Friday, November 2, 2012
Today's poem(s) by Adelaide Crapsey and Carl Sandburg
Listen. . .
With faint dry sound,
Like steps of passing ghosts,
The leaves, frost-crisp'd, break from the trees
by Adelaide Crapsey (1878 – 1914)
Among the bumble-bees in red-top hay, a freckled field of brown-eyed Susans dripping yellow leaves in July,
I read your heart in a book.
And your mouth of blue pansy—I know somewhere I have seen it rain-shattered.
And I have seen a woman with her head flung between her naked knees, and her head held there listening to the sea, the great naked sea shouldering a load of salt.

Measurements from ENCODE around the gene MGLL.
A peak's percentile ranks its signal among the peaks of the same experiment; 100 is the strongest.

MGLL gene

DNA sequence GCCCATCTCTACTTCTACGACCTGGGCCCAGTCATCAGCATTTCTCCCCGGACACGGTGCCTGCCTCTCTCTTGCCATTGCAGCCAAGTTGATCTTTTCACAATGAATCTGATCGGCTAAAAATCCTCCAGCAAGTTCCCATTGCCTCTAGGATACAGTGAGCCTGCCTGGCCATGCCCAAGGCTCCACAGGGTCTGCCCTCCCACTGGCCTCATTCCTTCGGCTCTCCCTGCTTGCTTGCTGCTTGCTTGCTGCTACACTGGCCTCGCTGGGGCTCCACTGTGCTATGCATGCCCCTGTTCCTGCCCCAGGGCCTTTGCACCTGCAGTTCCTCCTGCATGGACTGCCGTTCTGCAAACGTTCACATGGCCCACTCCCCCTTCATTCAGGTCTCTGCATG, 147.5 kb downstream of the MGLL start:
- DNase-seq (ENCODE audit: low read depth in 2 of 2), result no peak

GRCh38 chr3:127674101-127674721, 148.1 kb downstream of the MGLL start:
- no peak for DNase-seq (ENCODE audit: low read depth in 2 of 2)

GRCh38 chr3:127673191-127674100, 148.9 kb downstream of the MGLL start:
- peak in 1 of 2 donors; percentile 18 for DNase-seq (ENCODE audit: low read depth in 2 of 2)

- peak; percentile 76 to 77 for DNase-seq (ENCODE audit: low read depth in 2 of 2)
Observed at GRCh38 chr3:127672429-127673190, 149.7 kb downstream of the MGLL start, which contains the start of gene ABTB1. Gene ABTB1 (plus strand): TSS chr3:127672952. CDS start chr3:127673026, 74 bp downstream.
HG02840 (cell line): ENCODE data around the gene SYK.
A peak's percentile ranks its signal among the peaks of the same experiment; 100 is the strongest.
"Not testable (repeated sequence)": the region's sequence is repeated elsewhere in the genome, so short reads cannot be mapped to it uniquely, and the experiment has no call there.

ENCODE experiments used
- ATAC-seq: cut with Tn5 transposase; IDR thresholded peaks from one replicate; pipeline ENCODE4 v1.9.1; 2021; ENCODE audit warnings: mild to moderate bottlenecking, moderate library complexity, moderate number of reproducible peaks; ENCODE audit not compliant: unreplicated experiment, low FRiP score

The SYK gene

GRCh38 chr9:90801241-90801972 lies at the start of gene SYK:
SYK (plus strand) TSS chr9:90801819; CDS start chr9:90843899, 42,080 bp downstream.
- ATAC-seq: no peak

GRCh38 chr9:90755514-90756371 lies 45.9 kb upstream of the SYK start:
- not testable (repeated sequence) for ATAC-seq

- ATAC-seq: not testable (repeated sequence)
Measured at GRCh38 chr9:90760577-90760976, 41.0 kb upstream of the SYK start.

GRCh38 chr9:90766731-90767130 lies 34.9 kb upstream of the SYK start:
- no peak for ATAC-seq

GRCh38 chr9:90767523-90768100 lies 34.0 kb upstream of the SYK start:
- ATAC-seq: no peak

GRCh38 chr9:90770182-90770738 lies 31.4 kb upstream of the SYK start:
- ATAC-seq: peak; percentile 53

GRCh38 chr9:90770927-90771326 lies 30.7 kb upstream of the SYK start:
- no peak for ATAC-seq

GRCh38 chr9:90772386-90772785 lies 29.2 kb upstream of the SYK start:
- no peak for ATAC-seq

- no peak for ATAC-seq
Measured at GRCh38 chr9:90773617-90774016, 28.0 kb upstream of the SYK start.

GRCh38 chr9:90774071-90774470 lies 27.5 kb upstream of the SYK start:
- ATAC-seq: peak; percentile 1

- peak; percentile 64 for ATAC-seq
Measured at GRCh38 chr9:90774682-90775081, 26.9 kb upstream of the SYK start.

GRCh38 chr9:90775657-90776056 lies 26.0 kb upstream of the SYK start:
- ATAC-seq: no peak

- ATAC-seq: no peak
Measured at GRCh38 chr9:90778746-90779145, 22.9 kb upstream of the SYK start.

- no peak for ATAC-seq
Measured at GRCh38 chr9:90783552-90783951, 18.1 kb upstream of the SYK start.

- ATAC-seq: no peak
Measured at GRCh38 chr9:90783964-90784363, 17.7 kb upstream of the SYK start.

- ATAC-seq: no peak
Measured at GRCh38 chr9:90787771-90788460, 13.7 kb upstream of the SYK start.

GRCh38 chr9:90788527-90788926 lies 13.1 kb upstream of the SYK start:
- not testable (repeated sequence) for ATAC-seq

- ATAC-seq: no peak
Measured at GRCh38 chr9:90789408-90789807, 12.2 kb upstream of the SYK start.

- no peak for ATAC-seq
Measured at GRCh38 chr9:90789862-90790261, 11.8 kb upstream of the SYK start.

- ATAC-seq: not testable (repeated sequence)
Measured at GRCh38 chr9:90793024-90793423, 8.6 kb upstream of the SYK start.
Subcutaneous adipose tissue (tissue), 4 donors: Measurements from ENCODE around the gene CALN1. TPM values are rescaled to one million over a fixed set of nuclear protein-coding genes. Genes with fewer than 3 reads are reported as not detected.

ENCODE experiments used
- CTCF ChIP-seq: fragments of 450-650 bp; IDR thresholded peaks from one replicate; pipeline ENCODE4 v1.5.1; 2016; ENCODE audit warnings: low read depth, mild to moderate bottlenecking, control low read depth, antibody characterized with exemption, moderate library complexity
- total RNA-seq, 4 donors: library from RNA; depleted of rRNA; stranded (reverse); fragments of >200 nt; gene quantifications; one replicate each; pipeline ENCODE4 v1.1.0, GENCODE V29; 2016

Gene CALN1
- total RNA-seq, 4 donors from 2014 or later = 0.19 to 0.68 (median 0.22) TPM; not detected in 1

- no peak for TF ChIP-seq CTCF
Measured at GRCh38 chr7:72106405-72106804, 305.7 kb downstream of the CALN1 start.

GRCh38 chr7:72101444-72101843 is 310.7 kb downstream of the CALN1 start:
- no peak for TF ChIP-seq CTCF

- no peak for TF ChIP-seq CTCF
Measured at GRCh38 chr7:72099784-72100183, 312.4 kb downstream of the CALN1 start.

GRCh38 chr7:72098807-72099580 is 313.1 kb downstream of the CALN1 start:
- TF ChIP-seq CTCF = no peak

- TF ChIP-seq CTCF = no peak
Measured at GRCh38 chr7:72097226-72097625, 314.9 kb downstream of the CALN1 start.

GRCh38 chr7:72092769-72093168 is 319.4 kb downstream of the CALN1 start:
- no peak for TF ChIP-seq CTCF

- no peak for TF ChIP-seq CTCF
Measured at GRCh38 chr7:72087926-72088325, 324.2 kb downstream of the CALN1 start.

And the blue pansy mouth sang to the sea:
Mother of God, I’m so little a thing,
Let me sing longer,
Only a little longer.
And the sea shouldered its salt in long gray combers hauling new shapes on the beach sand.
by Carl Sandburg (1878 - 1967)